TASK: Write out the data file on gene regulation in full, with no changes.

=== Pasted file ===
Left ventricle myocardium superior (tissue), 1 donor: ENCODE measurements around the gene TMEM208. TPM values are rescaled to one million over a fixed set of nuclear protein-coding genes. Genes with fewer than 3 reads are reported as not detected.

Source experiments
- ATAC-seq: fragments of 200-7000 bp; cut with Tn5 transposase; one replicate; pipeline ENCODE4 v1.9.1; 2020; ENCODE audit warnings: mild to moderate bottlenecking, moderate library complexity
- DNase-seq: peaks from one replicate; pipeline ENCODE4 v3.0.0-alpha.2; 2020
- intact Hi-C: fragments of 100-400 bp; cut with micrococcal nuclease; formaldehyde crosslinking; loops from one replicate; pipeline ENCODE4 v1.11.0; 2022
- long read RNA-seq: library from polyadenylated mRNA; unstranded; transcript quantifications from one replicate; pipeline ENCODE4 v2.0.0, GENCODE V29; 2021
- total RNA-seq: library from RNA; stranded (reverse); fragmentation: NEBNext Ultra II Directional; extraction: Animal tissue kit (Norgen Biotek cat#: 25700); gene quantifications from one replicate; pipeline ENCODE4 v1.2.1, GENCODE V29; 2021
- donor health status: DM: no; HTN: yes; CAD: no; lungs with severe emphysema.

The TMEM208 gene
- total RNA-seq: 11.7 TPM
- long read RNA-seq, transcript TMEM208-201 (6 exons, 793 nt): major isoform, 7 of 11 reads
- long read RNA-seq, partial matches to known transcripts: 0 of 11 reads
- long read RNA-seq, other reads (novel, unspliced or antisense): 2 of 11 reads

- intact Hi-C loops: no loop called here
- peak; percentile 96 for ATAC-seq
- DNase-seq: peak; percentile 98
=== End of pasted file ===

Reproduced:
Left ventricle myocardium superior (tissue), 1 donor: ENCODE measurements around the gene TMEM208. TPM values are rescaled to one million over a fixed set of nuclear protein-coding genes. Genes with fewer than 3 reads are reported as not detected.

Source experiments
- ATAC-seq: fragments of 200-7000 bp; cut with Tn5 transposase; one replicate; pipeline ENCODE4 v1.9.1; 2020; ENCODE audit warnings: mild to moderate bottlenecking, moderate library complexity
- DNase-seq: peaks from one replicate; pipeline ENCODE4 v3.0.0-alpha.2; 2020
- intact Hi-C: fragments of 100-400 bp; cut with micrococcal nuclease; formaldehyde crosslinking; loops from one replicate; pipeline ENCODE4 v1.11.0; 2022
- long read RNA-seq: library from polyadenylated mRNA; unstranded; transcript quantifications from one replicate; pipeline ENCODE4 v2.0.0, GENCODE V29; 2021
- total RNA-seq: library from RNA; stranded (reverse); fragmentation: NEBNext Ultra II Directional; extraction: Animal tissue kit (Norgen Biotek cat#: 25700); gene quantifications from one replicate; pipeline ENCODE4 v1.2.1, GENCODE V29; 2021
- donor health status: DM: no; HTN: yes; CAD: no; lungs with severe emphysema.

The TMEM208 gene
- total RNA-seq: 11.7 TPM
- long read RNA-seq, transcript TMEM208-201 (6 exons, 793 nt): major isoform, 7 of 11 reads
- long read RNA-seq, partial matches to known transcripts: 0 of 11 reads
- long read RNA-seq, other reads (novel, unspliced or antisense): 2 of 11 reads

- intact Hi-C loops: no loop called here
- peak; percentile 96 for ATAC-seq
- DNase-seq: peak; percentile 98